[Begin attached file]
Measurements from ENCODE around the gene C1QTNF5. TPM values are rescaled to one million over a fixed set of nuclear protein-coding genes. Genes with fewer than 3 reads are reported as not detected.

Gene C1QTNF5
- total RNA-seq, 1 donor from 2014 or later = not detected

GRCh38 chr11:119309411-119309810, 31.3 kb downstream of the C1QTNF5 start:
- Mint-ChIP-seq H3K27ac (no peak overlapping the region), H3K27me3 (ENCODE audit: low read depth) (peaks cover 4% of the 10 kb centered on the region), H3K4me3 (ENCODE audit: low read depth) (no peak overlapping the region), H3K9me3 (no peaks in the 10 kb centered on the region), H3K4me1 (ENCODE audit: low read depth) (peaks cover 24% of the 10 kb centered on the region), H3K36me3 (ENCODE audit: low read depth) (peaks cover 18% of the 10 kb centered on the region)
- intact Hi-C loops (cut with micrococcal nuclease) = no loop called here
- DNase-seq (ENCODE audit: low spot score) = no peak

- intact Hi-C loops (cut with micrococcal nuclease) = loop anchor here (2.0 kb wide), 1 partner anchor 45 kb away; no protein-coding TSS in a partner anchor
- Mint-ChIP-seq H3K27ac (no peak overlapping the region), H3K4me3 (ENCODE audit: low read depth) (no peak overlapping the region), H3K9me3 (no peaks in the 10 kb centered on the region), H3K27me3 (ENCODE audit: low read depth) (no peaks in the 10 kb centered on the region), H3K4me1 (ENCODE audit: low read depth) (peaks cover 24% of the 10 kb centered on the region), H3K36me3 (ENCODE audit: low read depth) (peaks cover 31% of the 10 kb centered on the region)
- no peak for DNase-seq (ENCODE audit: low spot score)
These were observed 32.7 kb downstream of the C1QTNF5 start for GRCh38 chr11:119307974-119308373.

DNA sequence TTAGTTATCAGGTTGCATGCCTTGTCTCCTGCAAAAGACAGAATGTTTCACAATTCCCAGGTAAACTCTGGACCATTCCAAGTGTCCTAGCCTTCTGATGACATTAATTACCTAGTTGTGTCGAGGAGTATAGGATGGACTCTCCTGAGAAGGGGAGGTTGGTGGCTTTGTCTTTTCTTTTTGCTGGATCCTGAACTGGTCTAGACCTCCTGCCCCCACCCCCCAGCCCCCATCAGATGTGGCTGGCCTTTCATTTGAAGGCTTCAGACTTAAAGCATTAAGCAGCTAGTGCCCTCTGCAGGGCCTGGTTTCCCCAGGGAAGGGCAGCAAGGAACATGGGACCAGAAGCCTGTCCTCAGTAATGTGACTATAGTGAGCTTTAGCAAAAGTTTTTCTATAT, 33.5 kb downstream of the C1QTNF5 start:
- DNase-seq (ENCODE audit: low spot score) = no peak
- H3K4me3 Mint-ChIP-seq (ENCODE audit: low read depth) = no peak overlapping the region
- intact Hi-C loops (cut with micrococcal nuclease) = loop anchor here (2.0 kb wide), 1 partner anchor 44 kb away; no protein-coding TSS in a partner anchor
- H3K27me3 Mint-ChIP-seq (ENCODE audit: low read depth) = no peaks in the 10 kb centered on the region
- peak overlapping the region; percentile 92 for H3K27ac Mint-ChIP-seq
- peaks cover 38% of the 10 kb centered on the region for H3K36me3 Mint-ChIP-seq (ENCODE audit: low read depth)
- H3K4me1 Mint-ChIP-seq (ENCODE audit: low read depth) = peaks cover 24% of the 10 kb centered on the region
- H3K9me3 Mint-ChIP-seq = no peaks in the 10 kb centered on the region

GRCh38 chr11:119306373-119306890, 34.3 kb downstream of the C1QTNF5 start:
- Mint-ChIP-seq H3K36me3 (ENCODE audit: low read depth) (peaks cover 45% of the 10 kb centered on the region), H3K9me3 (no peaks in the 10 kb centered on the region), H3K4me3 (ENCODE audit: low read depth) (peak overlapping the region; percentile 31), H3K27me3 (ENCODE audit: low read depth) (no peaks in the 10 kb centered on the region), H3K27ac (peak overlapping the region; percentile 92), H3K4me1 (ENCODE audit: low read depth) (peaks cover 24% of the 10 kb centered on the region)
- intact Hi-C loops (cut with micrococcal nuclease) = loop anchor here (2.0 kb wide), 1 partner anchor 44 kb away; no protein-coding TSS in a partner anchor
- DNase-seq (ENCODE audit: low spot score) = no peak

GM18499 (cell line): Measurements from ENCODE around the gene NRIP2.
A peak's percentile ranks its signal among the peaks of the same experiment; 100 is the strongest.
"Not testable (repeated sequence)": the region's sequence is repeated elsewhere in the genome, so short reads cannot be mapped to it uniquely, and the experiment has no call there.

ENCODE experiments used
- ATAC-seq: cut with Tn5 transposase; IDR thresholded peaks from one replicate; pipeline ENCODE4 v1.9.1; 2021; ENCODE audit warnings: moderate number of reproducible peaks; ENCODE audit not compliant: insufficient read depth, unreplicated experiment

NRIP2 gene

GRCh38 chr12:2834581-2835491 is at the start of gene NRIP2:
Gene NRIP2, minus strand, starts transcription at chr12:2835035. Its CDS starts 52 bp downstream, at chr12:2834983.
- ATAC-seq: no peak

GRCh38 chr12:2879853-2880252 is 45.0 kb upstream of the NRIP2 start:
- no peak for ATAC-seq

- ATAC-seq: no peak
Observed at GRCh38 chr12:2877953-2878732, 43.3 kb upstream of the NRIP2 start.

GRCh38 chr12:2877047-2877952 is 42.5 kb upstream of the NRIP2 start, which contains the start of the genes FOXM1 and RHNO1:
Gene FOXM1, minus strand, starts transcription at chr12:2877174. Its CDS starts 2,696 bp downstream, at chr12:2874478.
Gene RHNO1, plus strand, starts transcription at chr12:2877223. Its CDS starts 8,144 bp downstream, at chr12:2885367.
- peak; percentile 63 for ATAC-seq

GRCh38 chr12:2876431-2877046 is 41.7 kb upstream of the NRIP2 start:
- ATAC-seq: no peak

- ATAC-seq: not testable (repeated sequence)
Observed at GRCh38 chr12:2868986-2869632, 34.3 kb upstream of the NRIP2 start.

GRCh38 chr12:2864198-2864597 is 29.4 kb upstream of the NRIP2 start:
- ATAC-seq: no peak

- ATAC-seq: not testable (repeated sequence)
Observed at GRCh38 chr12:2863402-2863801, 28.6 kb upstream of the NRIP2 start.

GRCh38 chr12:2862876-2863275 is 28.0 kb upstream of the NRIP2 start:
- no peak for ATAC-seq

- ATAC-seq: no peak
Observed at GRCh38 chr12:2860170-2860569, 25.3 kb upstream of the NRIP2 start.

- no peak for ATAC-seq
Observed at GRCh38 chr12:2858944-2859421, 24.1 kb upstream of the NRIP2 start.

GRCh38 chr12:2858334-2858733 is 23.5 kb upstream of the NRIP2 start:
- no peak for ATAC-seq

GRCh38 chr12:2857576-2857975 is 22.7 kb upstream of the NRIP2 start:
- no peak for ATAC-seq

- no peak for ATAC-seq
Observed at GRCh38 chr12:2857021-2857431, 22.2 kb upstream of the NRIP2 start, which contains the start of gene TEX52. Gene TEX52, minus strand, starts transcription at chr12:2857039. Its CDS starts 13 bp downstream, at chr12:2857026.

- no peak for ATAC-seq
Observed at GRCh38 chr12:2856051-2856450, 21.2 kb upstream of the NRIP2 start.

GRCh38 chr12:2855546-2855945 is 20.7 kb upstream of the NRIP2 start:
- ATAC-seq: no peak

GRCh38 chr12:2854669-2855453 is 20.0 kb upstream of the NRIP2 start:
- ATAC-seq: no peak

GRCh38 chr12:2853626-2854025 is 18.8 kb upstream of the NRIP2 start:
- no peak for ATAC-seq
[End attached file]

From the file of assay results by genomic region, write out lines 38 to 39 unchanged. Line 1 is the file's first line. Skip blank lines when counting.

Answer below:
GRCh38 chr12:2877047-2877952 is 42.5 kb upstream of the NRIP2 start, which contains the start of the genes FOXM1 and RHNO1:
Gene FOXM1, minus strand, starts transcription at chr12:2877174. Its CDS starts 2,696 bp downstream, at chr12:2874478.